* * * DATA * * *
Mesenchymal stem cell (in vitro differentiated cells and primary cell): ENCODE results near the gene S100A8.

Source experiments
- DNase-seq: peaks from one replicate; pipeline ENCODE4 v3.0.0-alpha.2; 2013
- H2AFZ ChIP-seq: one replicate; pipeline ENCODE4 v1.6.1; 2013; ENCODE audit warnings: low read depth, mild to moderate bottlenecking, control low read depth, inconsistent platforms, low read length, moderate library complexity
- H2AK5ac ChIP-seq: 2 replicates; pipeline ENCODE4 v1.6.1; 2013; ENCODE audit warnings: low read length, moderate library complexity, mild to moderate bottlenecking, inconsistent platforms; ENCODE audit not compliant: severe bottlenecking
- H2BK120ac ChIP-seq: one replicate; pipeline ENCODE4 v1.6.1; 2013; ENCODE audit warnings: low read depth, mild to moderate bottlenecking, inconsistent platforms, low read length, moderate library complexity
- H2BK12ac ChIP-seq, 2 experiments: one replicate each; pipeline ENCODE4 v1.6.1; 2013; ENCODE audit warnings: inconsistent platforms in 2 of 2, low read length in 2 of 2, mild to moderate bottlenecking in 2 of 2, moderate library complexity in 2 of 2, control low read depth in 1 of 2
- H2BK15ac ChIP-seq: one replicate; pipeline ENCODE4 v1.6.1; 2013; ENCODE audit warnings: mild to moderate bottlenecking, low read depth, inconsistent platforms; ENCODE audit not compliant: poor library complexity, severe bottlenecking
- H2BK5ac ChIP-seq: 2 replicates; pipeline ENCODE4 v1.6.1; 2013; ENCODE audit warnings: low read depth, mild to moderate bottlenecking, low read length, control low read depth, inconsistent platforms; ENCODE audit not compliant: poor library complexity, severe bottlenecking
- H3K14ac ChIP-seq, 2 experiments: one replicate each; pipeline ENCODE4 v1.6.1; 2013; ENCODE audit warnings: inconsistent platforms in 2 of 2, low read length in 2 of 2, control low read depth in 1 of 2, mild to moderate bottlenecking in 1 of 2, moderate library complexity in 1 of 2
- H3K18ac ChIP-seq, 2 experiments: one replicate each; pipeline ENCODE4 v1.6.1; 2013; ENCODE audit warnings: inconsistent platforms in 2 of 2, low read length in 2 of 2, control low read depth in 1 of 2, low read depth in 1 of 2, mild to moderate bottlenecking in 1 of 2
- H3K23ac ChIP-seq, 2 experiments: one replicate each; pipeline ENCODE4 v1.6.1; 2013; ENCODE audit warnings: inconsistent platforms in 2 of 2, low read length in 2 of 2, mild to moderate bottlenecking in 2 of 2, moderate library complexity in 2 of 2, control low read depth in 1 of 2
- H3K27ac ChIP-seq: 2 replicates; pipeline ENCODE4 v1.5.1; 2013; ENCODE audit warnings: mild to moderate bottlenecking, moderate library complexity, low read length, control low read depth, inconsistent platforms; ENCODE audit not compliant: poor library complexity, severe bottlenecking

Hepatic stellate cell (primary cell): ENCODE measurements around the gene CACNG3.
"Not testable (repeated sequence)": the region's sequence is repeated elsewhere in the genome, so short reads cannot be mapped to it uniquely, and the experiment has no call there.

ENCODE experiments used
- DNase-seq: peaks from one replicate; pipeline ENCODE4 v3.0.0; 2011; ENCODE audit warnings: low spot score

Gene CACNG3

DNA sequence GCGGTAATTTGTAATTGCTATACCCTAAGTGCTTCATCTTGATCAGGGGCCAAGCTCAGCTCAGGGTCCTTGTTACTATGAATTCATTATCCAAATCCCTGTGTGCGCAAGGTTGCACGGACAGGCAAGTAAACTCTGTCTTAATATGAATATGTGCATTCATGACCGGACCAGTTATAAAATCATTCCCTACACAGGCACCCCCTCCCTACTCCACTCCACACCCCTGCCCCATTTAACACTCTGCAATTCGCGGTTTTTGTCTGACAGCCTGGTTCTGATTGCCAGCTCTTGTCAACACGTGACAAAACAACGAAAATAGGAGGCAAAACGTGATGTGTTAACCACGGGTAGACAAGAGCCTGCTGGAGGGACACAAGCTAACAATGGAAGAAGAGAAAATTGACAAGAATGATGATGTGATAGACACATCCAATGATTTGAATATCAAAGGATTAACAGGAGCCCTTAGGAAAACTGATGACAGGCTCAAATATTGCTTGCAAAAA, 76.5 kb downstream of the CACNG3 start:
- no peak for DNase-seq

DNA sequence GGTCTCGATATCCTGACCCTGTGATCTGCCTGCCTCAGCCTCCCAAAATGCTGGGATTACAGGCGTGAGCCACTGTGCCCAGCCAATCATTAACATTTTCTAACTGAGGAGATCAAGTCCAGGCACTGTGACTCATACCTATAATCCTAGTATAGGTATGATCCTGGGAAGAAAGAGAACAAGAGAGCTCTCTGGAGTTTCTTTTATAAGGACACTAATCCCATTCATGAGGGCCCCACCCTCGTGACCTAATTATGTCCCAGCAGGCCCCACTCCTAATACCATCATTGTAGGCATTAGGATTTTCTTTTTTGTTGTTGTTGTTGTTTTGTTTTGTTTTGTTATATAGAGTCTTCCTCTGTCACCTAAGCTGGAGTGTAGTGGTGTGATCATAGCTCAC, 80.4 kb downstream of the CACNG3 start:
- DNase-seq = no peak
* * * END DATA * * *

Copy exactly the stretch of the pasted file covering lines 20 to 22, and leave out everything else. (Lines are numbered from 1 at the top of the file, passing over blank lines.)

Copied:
- no peak for DNase-seq

DNA sequence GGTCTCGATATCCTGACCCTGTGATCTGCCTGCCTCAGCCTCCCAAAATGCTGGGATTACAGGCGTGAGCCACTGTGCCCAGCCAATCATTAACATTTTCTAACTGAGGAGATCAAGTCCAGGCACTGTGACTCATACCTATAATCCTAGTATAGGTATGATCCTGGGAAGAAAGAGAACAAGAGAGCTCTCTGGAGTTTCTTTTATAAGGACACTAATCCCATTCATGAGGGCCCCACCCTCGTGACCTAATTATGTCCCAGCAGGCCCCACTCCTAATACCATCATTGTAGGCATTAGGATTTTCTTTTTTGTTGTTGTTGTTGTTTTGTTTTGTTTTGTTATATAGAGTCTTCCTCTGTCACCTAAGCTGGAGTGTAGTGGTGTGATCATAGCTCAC, 80.4 kb downstream of the CACNG3 start:
- DNase-seq = no peak